In March 2011, Brian Conley and Louis Abelman journeyed to Benghazi to lay the foundation for Alive in Libya.
Entering Libya through the Egyptian border in the east, and arriving just three weeks after the revolution began, they set about making contact with local citizens at a media center set up by the opposition movement. They met with a fixer, Marwan, who became the first Libyan team member on the project. Soon after they were joined by Ahmed, a former music blogger turned citizen journalist, and Seraj, a translator and English teacher.
What followed was a 3-day crash course in citizen media, covering everything from journalistic ethics to editing and uploading digital video. The training was abruptly cut short by an imminent threat of attack on Benghazi by Gaddafi's forces. Brian and Louis fled the city, along with the majority of the international press corps. The project appeared to be at an end.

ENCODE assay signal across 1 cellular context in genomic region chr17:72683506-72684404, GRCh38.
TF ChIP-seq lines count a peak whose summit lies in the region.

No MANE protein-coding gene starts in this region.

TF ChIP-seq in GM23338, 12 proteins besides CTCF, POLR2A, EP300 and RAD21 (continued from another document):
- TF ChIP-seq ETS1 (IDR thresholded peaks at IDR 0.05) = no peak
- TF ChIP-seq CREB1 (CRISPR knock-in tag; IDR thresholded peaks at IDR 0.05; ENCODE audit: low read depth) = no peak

Less than two days later, though, the local team in Benghazi recovered from the assault and began putting their training into action. A series of videos, including dramatic footage of air battles over Benghazi, interviews with rebels at the front in Ajdabiya, as well as the spring flower festival were uploaded to Small World News' producers in the United States, and kept Alive in Libya online.
In its first two weeks, the team produced over 25 video segments, with subjects ranging from footage of the executions of Gaddafi's mercenaries to short documentaries on Red Crescent refugee camps. The content was then vetted, translated, and published on the Alive in Libya website.
Since then Alive in Libya has published over 400 videos and articles, both original content from our team in Benghazi, and curated and enhanced content from other local citizen journalists and producers inside Libya.